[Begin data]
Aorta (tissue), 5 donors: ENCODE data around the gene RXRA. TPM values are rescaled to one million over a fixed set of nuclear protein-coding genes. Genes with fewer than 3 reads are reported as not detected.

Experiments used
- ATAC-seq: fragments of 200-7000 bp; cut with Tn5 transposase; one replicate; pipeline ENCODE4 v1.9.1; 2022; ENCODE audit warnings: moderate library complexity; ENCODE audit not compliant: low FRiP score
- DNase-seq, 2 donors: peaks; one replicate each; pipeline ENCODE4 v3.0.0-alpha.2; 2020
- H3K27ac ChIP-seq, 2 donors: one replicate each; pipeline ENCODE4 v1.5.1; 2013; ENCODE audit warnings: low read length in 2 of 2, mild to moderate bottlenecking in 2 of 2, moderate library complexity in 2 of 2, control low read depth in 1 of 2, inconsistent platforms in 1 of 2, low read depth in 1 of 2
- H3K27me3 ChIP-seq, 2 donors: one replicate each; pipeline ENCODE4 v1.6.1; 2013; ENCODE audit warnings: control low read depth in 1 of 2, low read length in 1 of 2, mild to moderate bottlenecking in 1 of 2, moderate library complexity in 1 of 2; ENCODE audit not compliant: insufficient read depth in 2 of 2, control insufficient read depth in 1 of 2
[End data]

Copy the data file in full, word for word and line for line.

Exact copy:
Aorta (tissue), 5 donors: ENCODE data around the gene RXRA. TPM values are rescaled to one million over a fixed set of nuclear protein-coding genes. Genes with fewer than 3 reads are reported as not detected.

Experiments used
- ATAC-seq: fragments of 200-7000 bp; cut with Tn5 transposase; one replicate; pipeline ENCODE4 v1.9.1; 2022; ENCODE audit warnings: moderate library complexity; ENCODE audit not compliant: low FRiP score
- DNase-seq, 2 donors: peaks; one replicate each; pipeline ENCODE4 v3.0.0-alpha.2; 2020
- H3K27ac ChIP-seq, 2 donors: one replicate each; pipeline ENCODE4 v1.5.1; 2013; ENCODE audit warnings: low read length in 2 of 2, mild to moderate bottlenecking in 2 of 2, moderate library complexity in 2 of 2, control low read depth in 1 of 2, inconsistent platforms in 1 of 2, low read depth in 1 of 2
- H3K27me3 ChIP-seq, 2 donors: one replicate each; pipeline ENCODE4 v1.6.1; 2013; ENCODE audit warnings: control low read depth in 1 of 2, low read length in 1 of 2, mild to moderate bottlenecking in 1 of 2, moderate library complexity in 1 of 2; ENCODE audit not compliant: insufficient read depth in 2 of 2, control insufficient read depth in 1 of 2